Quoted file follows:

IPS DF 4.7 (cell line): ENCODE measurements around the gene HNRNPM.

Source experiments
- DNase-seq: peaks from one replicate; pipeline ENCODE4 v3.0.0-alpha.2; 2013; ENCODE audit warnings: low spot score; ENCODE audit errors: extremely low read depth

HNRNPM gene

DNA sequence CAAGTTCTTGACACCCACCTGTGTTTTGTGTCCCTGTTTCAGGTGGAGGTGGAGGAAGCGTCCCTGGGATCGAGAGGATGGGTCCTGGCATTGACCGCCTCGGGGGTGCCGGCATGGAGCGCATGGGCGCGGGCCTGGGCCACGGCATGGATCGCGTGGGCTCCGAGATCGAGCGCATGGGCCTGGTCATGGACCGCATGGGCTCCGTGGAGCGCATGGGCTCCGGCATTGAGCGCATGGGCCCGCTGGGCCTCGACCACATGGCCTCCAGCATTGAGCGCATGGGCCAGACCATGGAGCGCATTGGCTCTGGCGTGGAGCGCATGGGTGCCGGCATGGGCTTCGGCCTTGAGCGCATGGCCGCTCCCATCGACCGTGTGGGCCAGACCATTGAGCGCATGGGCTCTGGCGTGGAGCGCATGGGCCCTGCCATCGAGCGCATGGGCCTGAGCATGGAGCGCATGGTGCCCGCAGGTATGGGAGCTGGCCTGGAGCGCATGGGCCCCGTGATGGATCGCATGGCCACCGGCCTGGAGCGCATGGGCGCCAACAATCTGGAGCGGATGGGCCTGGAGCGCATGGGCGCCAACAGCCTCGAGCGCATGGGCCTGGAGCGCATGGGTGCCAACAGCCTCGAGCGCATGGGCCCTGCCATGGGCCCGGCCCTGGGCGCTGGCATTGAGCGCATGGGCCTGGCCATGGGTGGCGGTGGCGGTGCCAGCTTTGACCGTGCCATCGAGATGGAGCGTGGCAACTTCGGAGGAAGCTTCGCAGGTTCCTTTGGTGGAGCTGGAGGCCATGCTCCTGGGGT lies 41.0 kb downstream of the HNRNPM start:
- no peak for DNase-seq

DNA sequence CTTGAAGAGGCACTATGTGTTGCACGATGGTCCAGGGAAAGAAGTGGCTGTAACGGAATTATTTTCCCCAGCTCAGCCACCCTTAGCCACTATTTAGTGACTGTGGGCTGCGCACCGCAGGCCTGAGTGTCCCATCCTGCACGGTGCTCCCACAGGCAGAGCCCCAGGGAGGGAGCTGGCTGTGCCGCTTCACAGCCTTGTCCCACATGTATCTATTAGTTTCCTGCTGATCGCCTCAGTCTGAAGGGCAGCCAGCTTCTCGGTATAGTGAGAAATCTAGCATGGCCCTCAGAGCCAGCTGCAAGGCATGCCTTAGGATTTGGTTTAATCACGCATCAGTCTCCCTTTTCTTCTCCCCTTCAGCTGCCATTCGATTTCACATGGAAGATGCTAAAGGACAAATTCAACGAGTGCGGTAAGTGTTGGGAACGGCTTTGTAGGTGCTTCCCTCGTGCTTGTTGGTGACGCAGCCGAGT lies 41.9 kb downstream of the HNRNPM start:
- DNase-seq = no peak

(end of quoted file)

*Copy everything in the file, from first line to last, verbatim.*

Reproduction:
IPS DF 4.7 (cell line): ENCODE measurements around the gene HNRNPM.

Source experiments
- DNase-seq: peaks from one replicate; pipeline ENCODE4 v3.0.0-alpha.2; 2013; ENCODE audit warnings: low spot score; ENCODE audit errors: extremely low read depth

HNRNPM gene

DNA sequence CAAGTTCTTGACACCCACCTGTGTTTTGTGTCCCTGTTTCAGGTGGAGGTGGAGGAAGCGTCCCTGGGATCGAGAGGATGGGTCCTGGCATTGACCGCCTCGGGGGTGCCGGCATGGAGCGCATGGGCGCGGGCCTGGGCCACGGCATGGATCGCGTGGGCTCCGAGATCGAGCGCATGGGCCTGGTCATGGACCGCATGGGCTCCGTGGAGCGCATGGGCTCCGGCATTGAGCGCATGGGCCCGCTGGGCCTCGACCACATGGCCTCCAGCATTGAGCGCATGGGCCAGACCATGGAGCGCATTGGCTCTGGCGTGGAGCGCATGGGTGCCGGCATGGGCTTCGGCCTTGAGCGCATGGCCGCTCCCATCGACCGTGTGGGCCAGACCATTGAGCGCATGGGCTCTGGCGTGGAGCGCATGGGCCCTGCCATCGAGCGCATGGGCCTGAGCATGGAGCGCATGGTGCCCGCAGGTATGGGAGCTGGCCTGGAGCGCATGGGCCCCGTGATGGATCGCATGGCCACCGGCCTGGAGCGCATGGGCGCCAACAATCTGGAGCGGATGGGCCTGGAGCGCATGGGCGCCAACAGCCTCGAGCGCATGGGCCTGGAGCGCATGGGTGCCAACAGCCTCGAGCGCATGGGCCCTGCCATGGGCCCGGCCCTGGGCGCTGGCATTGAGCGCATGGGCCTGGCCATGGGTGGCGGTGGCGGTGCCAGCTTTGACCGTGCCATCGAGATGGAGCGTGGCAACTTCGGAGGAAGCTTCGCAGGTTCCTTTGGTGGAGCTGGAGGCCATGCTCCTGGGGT lies 41.0 kb downstream of the HNRNPM start:
- no peak for DNase-seq

DNA sequence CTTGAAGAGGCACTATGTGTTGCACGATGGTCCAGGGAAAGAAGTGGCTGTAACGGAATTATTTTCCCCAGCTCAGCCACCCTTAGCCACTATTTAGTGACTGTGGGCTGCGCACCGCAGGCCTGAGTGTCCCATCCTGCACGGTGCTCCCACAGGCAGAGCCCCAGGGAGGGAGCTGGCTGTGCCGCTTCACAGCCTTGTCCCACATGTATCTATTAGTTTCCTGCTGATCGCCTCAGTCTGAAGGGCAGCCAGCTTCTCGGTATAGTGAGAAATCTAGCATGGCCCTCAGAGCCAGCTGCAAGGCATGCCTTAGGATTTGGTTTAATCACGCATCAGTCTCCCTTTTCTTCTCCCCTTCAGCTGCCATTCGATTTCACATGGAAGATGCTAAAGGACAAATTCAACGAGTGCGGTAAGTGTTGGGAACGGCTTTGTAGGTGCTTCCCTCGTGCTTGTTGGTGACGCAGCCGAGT lies 41.9 kb downstream of the HNRNPM start:
- DNase-seq = no peak